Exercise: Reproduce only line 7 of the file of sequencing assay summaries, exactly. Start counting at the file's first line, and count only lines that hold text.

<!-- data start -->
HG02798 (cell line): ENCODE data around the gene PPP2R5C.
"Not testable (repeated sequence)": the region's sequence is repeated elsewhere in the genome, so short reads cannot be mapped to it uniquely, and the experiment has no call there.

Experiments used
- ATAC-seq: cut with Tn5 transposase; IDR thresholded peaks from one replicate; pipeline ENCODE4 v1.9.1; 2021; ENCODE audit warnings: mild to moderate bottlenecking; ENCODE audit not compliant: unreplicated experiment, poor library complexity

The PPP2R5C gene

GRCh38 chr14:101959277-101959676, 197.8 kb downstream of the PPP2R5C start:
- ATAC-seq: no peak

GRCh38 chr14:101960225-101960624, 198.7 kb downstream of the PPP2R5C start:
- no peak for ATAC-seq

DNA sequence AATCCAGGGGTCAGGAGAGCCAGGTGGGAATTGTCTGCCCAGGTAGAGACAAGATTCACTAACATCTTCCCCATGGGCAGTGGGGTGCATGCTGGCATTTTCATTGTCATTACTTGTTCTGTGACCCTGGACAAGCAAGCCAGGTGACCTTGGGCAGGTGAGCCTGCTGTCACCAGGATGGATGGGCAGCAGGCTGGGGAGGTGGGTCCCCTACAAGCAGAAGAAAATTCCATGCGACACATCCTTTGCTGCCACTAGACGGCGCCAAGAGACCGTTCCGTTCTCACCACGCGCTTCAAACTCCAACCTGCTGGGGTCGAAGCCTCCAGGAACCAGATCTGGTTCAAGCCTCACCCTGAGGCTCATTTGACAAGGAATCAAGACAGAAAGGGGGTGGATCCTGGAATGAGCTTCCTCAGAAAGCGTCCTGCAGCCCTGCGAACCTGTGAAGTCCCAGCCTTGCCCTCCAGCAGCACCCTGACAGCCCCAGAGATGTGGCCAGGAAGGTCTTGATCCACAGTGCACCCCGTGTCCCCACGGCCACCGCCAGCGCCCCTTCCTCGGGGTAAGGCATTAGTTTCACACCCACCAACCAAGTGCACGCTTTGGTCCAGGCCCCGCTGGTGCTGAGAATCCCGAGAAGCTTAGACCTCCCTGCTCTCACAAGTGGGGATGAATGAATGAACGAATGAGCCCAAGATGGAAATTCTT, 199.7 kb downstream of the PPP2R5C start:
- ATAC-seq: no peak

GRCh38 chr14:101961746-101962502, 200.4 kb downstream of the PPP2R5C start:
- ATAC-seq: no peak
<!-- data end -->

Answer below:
- ATAC-seq: no peak